That’s the short-term way of looking at it. For the economy as a whole, it’s better if we stay healthier. And this is naturally good for the tax system too. Every kilometre travelled per person by bike brings between 5 and 15 cents, because you stay healthier, have to use health services less and are off work due to illness less. In addition, bike traffic has infrastructure costs of just 3 to 5 cents per kilometre. 

The problem though is that the costs of bike transport have to be carried by local authorities, while savings in the health system go to benefit the government. 

The second argument against banning cars from inner cities is the social aspect. People living outside cities in rural areas have no choice but to drive. They’re being pushed out.
Carlo van de Weijer:
I live in a village and life would just not possible without a car. But, this is not a big problem. There are many people who cannot afford not to have a car because of where they live . And their cars are getting less and less expensive, especially electric cars. Private leasing is currently so subsidised that it costs just 100 euros a month.  Without subsidies, it would be 200. And this is quickly going to get even cheaper in future.

Why? Producing batteries requires large amounts of scarce raw materials. 
Carlo van de Weijer:
Lithium is not scarce. There’s no shortage and the producing countries are relatively stable. In addition, it recycles well. Cobalt is a problem, but batteries that don’t require cobalt are in development. And the problems with mines that we have with cobalt is much smaller than the problems that we have with producing oil. There’s just been another serious oil-related accident off the coast of Mauritius. And the whole supply chain is supposedly fully optimised there. Batteries are not at this stage yet. Classic scaling down of prices will come in. Once twice as many batteries are produced, prices will drop by some 20 per cent.

In 2013, we still paid 1000 dollars per kilowatt hour. Today, we pay 150. And this is going to fall further to 70 dollars.
 

Back to bikes. The current e-bike boom is really causing a problem. The different speeds of bikes don’t fit together. What should be done about this?
Carlo van de Weijer:
That is the million-dollar question. Some people say that this just an embarrassment of choice, but the problem is a real one. We nearly have more casualties in Holland with bikes than with cars. 

It’s often said that this is due to older people riding bikes that go too fast and that they can’t control them. This might be true to a certain extent, but people are also riding much more than they used to, because of e-bikes. They are experiencing a whole new quality of life. Should this really be regulated? If helmets were made compulsory, the number of cyclists would fall immediately. 

And cycling makes older people healthier. They almost reach the one hour of mobility a day that I mentioned earlier. This makes them happier and healthier. Do we want to give up on this? And by the way, calculated per kilometre, riding a bike has got safer. It’s just that we are riding much more now. 

What we need are more cycle lanes and wider cycle lanes. Ultimately, it’s much easier to stimulate cycling than it is local transport. By the way, local transport is not that safe either. Per passenger per kilometre, there are as many accidents in Holland as there are with cars.

Pedelecs and e-bikes do create greater risks. However, they mean that there are more bikes on the roads as range increases by the power of two compared to classic bikes

At the end of the day, mobility is going to be a fight for traffic space. How many people can move per square metre?  Cars lose hands down in this respect. They are just so inefficient, regardless of whether they might be autonomous, electric or whatever. Bikes can move more people than an underground transport system. Up to 15,000 people per hour on cycle lanes.

Every kilometre travelled per person by bike brings between 5 and 15 cents, because you stay healthier, have to use health services less and are off work due to illness less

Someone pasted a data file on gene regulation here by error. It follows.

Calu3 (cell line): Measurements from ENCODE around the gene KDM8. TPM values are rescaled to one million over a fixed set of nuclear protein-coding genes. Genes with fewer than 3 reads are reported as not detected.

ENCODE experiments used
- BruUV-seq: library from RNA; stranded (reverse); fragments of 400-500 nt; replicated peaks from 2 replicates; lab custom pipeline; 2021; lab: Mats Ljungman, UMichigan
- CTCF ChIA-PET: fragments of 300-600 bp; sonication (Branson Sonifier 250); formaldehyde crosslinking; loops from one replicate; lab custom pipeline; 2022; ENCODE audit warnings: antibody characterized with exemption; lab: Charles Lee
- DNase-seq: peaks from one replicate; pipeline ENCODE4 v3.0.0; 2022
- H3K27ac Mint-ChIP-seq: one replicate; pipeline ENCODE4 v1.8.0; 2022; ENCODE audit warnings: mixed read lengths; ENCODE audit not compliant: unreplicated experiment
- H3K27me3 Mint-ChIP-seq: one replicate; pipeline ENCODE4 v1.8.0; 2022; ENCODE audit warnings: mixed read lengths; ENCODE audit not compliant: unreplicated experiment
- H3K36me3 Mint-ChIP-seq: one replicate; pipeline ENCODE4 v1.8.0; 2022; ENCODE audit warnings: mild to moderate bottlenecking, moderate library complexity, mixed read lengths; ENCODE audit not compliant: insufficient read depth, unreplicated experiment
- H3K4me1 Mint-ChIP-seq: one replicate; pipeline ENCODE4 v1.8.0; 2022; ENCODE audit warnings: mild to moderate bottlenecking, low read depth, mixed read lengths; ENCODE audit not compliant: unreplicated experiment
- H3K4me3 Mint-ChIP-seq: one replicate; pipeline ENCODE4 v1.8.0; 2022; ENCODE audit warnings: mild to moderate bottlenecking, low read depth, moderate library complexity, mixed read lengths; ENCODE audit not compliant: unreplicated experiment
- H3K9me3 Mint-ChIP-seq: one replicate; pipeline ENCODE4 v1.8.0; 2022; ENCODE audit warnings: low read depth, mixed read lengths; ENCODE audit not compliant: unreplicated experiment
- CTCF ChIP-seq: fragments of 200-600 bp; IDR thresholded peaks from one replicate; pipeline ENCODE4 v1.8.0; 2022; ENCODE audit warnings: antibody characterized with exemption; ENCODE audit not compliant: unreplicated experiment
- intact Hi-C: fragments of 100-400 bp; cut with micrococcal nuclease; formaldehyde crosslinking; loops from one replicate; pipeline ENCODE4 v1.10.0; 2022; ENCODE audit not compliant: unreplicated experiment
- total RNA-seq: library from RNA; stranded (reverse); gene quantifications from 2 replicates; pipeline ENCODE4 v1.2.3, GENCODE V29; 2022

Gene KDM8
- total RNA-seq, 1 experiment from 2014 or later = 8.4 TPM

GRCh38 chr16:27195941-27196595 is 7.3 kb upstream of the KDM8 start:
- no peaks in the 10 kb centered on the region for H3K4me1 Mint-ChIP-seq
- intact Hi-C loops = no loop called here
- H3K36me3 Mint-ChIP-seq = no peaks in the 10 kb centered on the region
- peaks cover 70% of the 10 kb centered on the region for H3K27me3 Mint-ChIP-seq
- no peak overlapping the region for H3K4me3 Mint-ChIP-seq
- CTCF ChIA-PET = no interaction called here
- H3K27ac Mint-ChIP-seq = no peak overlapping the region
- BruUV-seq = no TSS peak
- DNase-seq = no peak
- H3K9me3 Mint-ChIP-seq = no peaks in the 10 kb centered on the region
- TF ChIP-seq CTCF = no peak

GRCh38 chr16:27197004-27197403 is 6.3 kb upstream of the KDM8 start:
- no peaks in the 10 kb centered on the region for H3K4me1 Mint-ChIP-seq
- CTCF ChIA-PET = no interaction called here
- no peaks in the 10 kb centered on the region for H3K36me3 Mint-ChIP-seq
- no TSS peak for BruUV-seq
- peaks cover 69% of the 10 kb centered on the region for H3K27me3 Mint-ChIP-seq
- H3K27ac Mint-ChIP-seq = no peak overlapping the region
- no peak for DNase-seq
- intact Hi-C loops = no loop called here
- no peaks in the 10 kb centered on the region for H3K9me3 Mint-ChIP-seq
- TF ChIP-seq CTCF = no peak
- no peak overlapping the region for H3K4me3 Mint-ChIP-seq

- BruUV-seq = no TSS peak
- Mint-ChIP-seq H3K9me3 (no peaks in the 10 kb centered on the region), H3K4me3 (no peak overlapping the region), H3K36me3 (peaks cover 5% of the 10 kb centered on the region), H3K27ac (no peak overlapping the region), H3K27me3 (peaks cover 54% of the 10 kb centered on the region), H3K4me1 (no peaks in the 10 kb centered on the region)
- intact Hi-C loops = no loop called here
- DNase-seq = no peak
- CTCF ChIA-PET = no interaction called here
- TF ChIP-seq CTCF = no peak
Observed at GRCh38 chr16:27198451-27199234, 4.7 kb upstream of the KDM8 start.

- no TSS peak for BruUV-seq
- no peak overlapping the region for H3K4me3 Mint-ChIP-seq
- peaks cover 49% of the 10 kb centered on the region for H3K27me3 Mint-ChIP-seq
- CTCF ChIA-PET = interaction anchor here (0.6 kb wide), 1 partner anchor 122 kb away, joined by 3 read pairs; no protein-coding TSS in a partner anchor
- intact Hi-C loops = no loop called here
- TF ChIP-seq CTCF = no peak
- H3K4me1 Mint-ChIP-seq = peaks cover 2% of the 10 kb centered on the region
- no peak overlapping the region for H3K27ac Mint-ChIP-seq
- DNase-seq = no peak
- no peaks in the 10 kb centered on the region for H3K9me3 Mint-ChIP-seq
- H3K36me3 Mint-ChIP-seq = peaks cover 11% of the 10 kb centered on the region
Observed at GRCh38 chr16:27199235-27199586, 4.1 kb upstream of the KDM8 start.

Was bike sharing not intended to make cycling more accessible to people who don’t ride bikes much? This hasn’t really worked.
Carlo van de Weijer:
There are two types of bike sharing schemes: those with fixed locations and those without. Bike sharing with fixed locations is simply too expensive. There is the balance problem. The bikes have to be constantly redistributed. Related expenses can run to 700 to 800 dollars per bike per year.

Meanwhile the version without a fixed location has a big problem when it comes to people’s self-discipline. Because it’s not their own bike, they don’t always look for a suitable parking spot and don’t look after the bikes. In addition, the quality of many sharing bikes was so poor that they were broke down after several months. It just doesn’t work.

E-scooters have the same issue. They make hardly any money. They have three main problems: On average, they break down after four to five months. If you consider their manufacturing CO2 footprint, it would better to drive a BMW X5. 

And you need to have a big enough fleet of them so that they get used on average 1.4 times a day. When you add it all up, they’re just not worth it. They might disappear within two years. 

There’s no reason for authorities to support them. Some 50 per cent of their journeys replace walking, 30 per cent replace local public transport and only a tiny percentage replace car travel. This is pointless.

E-scooters that you can sit down on, such as mopeds, are different. That could work. I had one myself for two months. And used it for short journeys, such as to do the shopping. I wouldn’t have done this with my bike. We are seeing positive results with these e-vespas in towns and cities. It’s a proven business case.

People should be stimulated to buy their own bikes. That way people look after them much better. There would be the same parking issues that we have in Holland, but that is the least of the problems. You could almost be proud of it. 

If you consider their manufacturing CO2 footprint, it would better to drive a BMW X5

If you could have one wish for more sustainable mobility in Holland. What would it be?
Carlo van de Weijer:
I think we could make bikes much safer. For example, we could make pedal-assist bikes safer and more intelligent. We’re working on it. There are many factors to consider, such as the local area, the traffic situation, other traffic users, traffic lights, etc.

It might not sound that futuristic, but creating an implicitly safer infrastructure would be a good idea. Roads with a 30 kilometre/hour speed limit are fine as they are. But faster roads would need a separate cycle lane. This would cost something like 10 to 15 billion in Holland. That's the same as we spend on subsidising local public transport in two years.  

For me, combining an implicitly safer infrastructure system with more intelligent bikes would be the best and safest way to go. 

Carlo van de Weijer, thank you for this interview